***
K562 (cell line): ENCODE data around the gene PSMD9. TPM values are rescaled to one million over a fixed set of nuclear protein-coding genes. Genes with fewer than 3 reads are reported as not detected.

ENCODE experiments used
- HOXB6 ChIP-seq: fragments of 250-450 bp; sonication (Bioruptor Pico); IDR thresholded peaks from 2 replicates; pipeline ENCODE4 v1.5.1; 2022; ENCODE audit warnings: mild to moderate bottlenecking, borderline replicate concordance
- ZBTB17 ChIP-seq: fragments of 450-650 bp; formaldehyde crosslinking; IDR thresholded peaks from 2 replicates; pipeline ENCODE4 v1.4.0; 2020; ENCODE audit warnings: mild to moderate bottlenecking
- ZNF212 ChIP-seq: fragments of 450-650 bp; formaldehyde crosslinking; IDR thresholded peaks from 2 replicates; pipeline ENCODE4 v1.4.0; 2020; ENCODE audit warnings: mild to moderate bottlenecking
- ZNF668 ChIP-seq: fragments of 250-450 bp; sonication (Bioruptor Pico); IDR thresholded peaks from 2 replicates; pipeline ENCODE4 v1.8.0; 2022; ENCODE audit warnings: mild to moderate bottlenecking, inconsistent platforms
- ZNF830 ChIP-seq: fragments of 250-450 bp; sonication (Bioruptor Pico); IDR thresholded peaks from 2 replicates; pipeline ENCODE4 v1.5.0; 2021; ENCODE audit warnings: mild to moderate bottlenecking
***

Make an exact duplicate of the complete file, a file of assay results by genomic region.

K562 (cell line): ENCODE data around the gene PSMD9. TPM values are rescaled to one million over a fixed set of nuclear protein-coding genes. Genes with fewer than 3 reads are reported as not detected.

ENCODE experiments used
- HOXB6 ChIP-seq: fragments of 250-450 bp; sonication (Bioruptor Pico); IDR thresholded peaks from 2 replicates; pipeline ENCODE4 v1.5.1; 2022; ENCODE audit warnings: mild to moderate bottlenecking, borderline replicate concordance
- ZBTB17 ChIP-seq: fragments of 450-650 bp; formaldehyde crosslinking; IDR thresholded peaks from 2 replicates; pipeline ENCODE4 v1.4.0; 2020; ENCODE audit warnings: mild to moderate bottlenecking
- ZNF212 ChIP-seq: fragments of 450-650 bp; formaldehyde crosslinking; IDR thresholded peaks from 2 replicates; pipeline ENCODE4 v1.4.0; 2020; ENCODE audit warnings: mild to moderate bottlenecking
- ZNF668 ChIP-seq: fragments of 250-450 bp; sonication (Bioruptor Pico); IDR thresholded peaks from 2 replicates; pipeline ENCODE4 v1.8.0; 2022; ENCODE audit warnings: mild to moderate bottlenecking, inconsistent platforms
- ZNF830 ChIP-seq: fragments of 250-450 bp; sonication (Bioruptor Pico); IDR thresholded peaks from 2 replicates; pipeline ENCODE4 v1.5.0; 2021; ENCODE audit warnings: mild to moderate bottlenecking